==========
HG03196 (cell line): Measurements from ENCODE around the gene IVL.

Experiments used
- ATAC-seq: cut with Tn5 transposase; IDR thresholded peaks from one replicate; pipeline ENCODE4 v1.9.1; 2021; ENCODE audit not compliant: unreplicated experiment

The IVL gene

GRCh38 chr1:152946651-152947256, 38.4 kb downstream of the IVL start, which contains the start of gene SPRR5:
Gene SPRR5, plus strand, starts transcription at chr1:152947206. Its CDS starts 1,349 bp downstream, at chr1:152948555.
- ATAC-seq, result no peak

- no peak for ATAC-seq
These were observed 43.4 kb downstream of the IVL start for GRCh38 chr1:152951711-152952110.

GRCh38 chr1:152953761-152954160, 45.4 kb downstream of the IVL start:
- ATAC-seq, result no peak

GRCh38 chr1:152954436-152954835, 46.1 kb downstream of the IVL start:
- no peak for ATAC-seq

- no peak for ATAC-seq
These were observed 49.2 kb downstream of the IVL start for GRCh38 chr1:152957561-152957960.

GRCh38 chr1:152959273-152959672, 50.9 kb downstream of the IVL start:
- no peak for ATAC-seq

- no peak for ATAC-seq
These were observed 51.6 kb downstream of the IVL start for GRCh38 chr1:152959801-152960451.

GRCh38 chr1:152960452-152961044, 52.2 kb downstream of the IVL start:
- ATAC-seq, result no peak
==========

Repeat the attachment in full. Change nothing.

HG03196 (cell line): Measurements from ENCODE around the gene IVL.

Experiments used
- ATAC-seq: cut with Tn5 transposase; IDR thresholded peaks from one replicate; pipeline ENCODE4 v1.9.1; 2021; ENCODE audit not compliant: unreplicated experiment

The IVL gene

GRCh38 chr1:152946651-152947256, 38.4 kb downstream of the IVL start, which contains the start of gene SPRR5:
Gene SPRR5, plus strand, starts transcription at chr1:152947206. Its CDS starts 1,349 bp downstream, at chr1:152948555.
- ATAC-seq, result no peak

- no peak for ATAC-seq
These were observed 43.4 kb downstream of the IVL start for GRCh38 chr1:152951711-152952110.

GRCh38 chr1:152953761-152954160, 45.4 kb downstream of the IVL start:
- ATAC-seq, result no peak

GRCh38 chr1:152954436-152954835, 46.1 kb downstream of the IVL start:
- no peak for ATAC-seq

- no peak for ATAC-seq
These were observed 49.2 kb downstream of the IVL start for GRCh38 chr1:152957561-152957960.

GRCh38 chr1:152959273-152959672, 50.9 kb downstream of the IVL start:
- no peak for ATAC-seq

- no peak for ATAC-seq
These were observed 51.6 kb downstream of the IVL start for GRCh38 chr1:152959801-152960451.

GRCh38 chr1:152960452-152961044, 52.2 kb downstream of the IVL start:
- ATAC-seq, result no peak